Lily Takes a Walk
Kitamura is most assuredly in playful mode as he presents what happens when young Lily, accompanied by her dog, Nicky goes shopping for her mother.
While intent on buying at the market stalls she fails to notice the post box with it’s sharp-toothed mouth but her dog sees.
He sees further scary or startling things – the tunnel entrance with pointy teeth and staring street lamp eyes and threatening monsters at every turn, while she is aware only of the Dog Star in the sky, Mrs Hall knitting at her window, bats all a-flitter and birds on the canal.
Then finally at the last corner wafts the smell of her supper cooking.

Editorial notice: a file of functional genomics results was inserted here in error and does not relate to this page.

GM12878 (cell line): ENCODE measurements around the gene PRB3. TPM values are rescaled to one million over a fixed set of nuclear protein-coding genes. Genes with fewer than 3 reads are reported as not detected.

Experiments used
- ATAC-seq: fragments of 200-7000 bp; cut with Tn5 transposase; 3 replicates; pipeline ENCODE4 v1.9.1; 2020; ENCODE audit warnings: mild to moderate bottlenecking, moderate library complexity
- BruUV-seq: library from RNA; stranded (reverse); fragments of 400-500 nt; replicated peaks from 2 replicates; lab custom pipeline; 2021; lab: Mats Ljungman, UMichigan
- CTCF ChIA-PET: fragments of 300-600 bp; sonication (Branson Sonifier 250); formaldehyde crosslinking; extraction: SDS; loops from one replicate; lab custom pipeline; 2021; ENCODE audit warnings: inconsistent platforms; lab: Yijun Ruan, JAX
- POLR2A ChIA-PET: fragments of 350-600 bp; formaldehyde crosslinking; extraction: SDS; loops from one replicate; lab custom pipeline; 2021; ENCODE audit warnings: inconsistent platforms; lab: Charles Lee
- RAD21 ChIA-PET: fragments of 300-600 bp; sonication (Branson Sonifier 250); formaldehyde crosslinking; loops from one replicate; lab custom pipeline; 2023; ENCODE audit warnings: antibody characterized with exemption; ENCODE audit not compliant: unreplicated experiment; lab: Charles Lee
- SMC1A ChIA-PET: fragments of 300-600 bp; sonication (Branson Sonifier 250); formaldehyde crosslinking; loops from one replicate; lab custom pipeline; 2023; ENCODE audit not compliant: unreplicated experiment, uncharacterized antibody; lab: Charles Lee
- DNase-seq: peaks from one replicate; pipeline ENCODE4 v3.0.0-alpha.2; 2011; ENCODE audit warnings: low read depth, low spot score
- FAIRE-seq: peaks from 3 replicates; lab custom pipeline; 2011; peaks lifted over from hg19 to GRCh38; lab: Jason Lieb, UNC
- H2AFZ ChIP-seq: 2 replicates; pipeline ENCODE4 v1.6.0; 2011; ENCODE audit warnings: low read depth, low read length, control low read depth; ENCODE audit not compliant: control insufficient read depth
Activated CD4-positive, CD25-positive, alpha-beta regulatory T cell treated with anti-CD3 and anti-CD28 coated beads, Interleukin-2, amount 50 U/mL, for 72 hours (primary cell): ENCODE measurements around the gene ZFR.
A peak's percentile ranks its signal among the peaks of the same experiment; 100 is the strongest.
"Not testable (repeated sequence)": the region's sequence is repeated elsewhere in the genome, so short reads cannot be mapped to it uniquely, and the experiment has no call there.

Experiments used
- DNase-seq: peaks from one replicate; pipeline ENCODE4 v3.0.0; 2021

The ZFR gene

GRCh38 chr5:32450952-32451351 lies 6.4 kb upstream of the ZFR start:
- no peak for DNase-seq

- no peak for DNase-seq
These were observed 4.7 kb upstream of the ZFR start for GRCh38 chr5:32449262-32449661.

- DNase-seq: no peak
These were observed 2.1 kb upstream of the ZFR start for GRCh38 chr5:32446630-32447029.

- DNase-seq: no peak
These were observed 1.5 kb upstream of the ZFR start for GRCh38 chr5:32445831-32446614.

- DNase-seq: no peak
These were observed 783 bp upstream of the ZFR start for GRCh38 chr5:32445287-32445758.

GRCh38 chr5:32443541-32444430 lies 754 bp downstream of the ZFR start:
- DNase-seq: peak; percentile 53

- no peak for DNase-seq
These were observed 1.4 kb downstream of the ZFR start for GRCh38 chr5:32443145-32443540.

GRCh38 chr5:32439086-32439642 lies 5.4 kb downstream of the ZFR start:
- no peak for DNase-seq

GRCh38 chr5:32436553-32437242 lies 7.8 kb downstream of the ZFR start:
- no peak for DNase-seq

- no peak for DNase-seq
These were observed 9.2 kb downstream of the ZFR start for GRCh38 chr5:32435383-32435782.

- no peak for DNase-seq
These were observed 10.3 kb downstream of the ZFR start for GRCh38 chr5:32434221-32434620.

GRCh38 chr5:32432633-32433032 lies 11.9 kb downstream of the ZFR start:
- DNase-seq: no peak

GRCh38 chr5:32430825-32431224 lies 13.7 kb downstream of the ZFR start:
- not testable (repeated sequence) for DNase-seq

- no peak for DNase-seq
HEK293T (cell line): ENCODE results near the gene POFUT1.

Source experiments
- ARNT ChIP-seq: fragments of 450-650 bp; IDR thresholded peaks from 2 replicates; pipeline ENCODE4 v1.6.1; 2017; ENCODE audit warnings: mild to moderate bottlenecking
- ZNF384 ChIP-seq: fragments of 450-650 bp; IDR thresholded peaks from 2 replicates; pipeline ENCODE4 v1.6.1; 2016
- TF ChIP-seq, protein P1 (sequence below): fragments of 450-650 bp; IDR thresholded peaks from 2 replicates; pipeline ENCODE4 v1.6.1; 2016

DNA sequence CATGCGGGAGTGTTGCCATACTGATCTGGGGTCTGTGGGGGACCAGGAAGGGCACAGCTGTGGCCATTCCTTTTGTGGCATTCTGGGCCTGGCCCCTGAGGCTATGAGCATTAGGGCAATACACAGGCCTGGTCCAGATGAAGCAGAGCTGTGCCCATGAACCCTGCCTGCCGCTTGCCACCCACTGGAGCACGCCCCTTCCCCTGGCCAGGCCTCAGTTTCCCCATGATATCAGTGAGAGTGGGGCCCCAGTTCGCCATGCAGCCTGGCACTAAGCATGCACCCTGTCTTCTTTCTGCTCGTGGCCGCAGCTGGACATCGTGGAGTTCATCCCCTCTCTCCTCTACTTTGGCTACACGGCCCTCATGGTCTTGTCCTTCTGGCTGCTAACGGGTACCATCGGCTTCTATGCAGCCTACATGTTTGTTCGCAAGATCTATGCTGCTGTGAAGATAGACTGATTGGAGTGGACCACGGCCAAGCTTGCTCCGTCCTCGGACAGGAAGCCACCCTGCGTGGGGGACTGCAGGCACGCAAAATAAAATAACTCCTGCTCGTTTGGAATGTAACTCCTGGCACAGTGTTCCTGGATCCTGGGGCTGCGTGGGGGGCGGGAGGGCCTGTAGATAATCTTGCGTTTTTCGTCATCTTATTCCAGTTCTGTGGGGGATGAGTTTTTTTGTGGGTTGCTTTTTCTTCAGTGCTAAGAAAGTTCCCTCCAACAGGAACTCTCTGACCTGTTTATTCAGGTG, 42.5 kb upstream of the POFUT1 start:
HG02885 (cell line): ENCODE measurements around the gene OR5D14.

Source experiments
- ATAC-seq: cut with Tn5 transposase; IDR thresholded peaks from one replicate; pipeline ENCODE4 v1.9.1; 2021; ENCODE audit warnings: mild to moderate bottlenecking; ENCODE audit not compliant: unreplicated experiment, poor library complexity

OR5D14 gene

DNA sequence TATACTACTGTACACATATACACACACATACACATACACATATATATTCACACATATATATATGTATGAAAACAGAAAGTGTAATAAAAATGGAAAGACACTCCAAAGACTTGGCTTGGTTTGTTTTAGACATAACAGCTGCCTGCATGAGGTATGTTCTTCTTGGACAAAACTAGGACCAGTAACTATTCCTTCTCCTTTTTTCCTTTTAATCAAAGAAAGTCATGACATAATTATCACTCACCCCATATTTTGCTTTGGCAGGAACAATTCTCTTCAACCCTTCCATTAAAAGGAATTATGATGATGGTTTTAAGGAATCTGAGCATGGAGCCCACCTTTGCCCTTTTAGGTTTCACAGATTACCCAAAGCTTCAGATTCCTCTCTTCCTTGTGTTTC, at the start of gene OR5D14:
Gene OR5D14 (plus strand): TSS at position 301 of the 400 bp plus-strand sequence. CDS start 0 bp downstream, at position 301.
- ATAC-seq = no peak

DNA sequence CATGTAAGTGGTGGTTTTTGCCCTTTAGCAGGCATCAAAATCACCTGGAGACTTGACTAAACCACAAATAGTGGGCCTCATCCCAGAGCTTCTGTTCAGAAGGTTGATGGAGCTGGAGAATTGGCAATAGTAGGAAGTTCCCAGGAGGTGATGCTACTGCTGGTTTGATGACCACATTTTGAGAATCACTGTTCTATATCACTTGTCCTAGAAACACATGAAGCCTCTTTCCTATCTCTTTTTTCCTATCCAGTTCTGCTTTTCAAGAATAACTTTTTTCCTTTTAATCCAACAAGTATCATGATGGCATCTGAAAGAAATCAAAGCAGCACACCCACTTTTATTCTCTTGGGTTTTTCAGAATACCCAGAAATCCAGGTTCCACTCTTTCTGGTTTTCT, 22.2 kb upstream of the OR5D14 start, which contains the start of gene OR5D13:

Back home while consuming same with her parents, Lily smilingly tells what she’s seen on her walk, while thought bubbles around Nicky reveal what he might describe were he able to speak.
There’s a final gatefold that opens to reveal yet another thoroughly unpleasant experience for the dog of which Lily, eyes closed, is blissfully unaware.
The juxtaposition of child and dog’s divergent perceptions of the same journey taken together is done with Kitamura’s genius mix of the real and surreal; thus making this book an experience to savour and return to for several further excursions.
It’s fantastic to see Scallywag Press publishing this new edition of a modern classic.